Reference Number: 83
Sourdough bread has been reported to improve glucose metabolism in healthy subjects. In this study postprandial glycaemic and insulin responses were evaluated in subjects with impaired glucose tolerance (IGT) who had a meal containing sourdough bread leavened with lactobacilli, in comparison to a reference meal containing bread leavened with baker yeast. The study was carried out using a mixed meal not only for making it more palatable but because it was suggested that the overall diet pattern, instead of single nutrients, which might have a synergistic or antagonistic effect on health
Sixteen IGT subjects (age range 52–75, average BMI 29.9 ± 4.2 kg/ m2 ) were randomly given a meal containing sourdough bread (A) and a meal containing the reference bread (B) in two separate occasions at the beginning of the study and after 7 days. Sourdough bread was leavened for 8 h using a starter containing autochthonous Saccharomyces cerevisiae and several bacilli able to produce a significant amount of D -and L -lactic acid, whereas the reference bread was leavened for 2 h with commercial baker yeast containing Saccharomyces cerevisiae . Plasma glucose and insulin levels were measured at time 0, 30, 60, 120, and 180 min.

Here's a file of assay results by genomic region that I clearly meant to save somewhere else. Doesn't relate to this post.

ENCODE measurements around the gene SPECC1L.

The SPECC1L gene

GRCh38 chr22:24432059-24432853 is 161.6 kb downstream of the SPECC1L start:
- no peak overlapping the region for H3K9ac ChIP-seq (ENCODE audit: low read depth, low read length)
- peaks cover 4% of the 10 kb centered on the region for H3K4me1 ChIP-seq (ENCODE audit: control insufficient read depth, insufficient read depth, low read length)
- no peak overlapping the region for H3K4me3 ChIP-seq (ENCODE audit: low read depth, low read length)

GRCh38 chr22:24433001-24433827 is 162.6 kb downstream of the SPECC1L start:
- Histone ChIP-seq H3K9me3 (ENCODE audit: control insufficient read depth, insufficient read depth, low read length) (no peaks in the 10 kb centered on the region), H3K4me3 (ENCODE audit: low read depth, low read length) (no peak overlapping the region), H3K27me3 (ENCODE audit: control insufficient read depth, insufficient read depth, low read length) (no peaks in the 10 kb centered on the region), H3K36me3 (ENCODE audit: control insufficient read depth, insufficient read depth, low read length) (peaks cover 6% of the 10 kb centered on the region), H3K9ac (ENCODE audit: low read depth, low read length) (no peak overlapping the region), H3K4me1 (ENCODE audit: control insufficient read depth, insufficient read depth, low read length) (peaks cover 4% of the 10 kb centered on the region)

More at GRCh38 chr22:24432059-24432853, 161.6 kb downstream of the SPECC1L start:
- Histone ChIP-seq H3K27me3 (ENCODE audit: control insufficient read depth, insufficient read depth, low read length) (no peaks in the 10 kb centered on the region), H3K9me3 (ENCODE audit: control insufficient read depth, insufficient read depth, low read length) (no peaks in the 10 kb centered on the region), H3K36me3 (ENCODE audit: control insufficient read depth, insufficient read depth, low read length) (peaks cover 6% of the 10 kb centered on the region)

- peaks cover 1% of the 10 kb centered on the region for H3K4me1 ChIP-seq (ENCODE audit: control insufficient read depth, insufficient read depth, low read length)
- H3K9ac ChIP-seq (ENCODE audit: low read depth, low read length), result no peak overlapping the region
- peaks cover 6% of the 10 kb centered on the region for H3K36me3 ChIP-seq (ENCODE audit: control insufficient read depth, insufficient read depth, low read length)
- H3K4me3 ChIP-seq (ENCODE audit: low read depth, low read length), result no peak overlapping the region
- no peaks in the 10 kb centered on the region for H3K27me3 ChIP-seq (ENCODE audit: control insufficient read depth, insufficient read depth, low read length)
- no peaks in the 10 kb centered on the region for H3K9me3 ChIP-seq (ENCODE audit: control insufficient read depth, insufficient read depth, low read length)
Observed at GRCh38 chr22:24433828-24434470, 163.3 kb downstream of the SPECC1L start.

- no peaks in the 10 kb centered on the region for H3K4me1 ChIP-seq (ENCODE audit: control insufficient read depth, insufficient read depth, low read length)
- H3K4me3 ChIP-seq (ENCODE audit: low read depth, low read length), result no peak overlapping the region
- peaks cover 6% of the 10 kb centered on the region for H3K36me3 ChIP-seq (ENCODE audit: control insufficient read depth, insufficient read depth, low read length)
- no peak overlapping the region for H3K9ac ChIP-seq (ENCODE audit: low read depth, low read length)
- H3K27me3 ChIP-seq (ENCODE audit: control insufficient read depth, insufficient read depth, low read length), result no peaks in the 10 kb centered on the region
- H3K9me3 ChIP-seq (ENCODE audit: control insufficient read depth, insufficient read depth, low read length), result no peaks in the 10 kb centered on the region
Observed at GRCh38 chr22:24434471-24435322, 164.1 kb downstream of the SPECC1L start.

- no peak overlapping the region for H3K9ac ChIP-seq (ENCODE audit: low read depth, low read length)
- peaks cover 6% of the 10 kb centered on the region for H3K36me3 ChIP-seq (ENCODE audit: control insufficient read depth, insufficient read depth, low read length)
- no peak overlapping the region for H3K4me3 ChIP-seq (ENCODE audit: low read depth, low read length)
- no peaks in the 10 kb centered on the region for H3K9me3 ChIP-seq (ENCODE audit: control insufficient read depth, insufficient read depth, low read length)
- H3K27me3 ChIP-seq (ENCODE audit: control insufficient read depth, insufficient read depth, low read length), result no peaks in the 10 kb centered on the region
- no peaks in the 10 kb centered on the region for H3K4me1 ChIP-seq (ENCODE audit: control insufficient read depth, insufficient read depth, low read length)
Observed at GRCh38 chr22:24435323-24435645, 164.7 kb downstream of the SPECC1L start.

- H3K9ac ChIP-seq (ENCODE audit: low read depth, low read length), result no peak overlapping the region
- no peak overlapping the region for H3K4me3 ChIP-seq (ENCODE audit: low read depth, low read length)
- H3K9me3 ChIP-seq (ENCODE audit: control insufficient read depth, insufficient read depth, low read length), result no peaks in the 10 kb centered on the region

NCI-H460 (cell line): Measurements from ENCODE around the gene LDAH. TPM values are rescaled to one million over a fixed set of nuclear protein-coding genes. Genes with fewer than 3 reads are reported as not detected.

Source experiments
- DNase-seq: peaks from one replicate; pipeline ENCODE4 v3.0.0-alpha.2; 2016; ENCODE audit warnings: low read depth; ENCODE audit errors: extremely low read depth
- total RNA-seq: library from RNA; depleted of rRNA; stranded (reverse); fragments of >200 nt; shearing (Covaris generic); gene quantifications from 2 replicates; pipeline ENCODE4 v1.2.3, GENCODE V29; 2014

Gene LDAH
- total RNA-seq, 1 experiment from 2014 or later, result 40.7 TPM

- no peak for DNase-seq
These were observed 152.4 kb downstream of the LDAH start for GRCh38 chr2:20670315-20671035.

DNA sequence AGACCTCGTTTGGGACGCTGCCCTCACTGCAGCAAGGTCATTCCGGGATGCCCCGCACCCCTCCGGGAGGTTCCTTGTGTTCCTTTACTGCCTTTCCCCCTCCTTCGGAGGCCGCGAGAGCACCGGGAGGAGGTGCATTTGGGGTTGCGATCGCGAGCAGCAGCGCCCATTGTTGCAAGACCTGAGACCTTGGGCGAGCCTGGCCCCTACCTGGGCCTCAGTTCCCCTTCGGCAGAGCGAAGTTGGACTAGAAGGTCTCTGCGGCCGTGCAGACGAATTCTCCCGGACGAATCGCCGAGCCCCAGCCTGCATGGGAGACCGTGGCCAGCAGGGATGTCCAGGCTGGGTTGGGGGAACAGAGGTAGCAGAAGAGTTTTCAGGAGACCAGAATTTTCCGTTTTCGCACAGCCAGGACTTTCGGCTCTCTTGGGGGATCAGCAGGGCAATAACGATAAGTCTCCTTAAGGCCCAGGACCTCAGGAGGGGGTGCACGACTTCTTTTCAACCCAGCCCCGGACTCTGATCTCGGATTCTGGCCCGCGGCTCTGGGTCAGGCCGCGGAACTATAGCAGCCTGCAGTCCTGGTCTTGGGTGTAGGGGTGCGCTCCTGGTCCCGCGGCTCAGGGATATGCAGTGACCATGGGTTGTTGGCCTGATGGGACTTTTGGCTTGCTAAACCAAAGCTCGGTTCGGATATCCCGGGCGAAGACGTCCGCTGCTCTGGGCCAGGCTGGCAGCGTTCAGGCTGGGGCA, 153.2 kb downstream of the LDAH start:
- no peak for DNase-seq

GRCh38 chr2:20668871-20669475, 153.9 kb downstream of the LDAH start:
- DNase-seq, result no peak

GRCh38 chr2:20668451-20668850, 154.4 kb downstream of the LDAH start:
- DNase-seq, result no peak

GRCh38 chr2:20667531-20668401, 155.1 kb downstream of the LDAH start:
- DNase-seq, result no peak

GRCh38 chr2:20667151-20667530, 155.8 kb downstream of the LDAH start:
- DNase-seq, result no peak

In IGT subjects sourdough bread induced a significantly lower plasma glucose response at 30 minutes (p = 0.048) and a smaller change at 0–30 and 0–60 min (p = 0.020 and 0.018 respectively) in comparison to the bread leavened with baker yeast. Plasma insulin response to this type of bread showed lower values at 30 min (p = 0.045) and a smaller change 0–30 min (p = 0.018). This study shows that in subjects with IGT glycaemic and insulin responses after the consumption of sourdough bread are lower than after the bread leavened with baker yeast. This effect is likely due to the lactic acid produced during dough leavening as well as the reduced availability of simple carbohydrates. Thus, sourdough bread may potentially be of benefit in subjects with impaired glucose metabolism.
SIGNIFICANCE OF THIS STUDY
This study confirms that sourdough bread has a reduced glycemic index compared to baker’s yeast bread and this is further emphasised by a reduced insulin requirement as reported in a previous study (ref. study number 182). This is of great importance as it has been reported that even short bursts of hyperglycaemia may worsen insulin resistance in diabetic patients. Therefore these findings suggest that a diet program including sourdough bread may contribute to delay the evolution of IGT to diabetes. Finally, a lower postprandial hyperglycaemia elicited by sourdough bread could may lower the risk of further health complications in patients with diabetes. Further research is however needed to study the long term effects of sourdough bread on glycemic and insulin response.